Sunday’s Reel Report discussed March fishing and the fact that this is one of the best months to hook into that trout of a lifetime. Anglers experienced at catching those big sow trout know when to hit the water, where to go and what techniques and baits work best.
Most agree that the best time is during an incoming tide and late in the day. An outgoing tide works fine and again the best time of day is late in the afternoon.
Wade fishing with an assortment of mullet imitation baits and slow-sinking baits, such as the old Corkie or Paul Brown Original, is the preferred method and baits, as it is the quietest way to fish.
Big trout do not get that size without having avoided the hook for years.
Both East and West Bays tend to be the choice of the pros. During the winter and early spring when the water still is relatively cool, trout of all sizes will head to the shallows for feeding. One reason late in the day is best is that is when the big sow trout feel most comfortable venturing into the shallows.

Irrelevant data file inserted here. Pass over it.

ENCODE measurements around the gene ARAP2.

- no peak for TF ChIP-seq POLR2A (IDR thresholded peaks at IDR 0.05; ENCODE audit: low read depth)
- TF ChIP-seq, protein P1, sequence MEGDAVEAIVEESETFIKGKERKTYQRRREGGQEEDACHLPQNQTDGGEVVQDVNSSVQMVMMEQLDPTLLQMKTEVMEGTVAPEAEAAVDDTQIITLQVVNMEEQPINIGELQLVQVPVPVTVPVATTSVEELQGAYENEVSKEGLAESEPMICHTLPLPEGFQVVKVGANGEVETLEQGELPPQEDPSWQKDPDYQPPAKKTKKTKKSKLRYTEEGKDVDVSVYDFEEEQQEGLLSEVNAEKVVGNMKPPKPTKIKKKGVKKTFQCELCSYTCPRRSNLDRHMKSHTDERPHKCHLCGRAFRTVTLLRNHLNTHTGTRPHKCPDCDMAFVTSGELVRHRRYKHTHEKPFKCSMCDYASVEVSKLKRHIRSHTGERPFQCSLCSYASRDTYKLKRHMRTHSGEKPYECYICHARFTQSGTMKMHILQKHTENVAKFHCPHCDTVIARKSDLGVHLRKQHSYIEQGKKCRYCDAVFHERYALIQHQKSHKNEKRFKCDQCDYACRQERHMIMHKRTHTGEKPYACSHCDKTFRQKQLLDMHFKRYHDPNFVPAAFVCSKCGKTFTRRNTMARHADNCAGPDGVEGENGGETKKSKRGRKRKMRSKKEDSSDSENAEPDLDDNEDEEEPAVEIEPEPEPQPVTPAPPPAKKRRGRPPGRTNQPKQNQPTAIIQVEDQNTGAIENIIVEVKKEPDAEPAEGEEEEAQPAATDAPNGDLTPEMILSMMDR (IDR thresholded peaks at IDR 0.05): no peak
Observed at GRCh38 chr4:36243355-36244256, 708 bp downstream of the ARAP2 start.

The limited amount of light works in their favor both for finding bait fish and crustaceans and for avoiding predators including anglers.
Avoid noise at all cost. While young fish might not spook as easily, the older and larger specks are going to react much quicker to foreign sound.
Casting as far as possible is one of the key techniques for success. While natural baits such as live mullet and other fin fish work fine, most of the heavy weights are caught on artificials.
Slow moving baits work the best. In recent years, top waters have become popular baits especially close to dusk.
Much, much more can be written on this subject; however, the pointers mentioned should go a long way toward getting you started.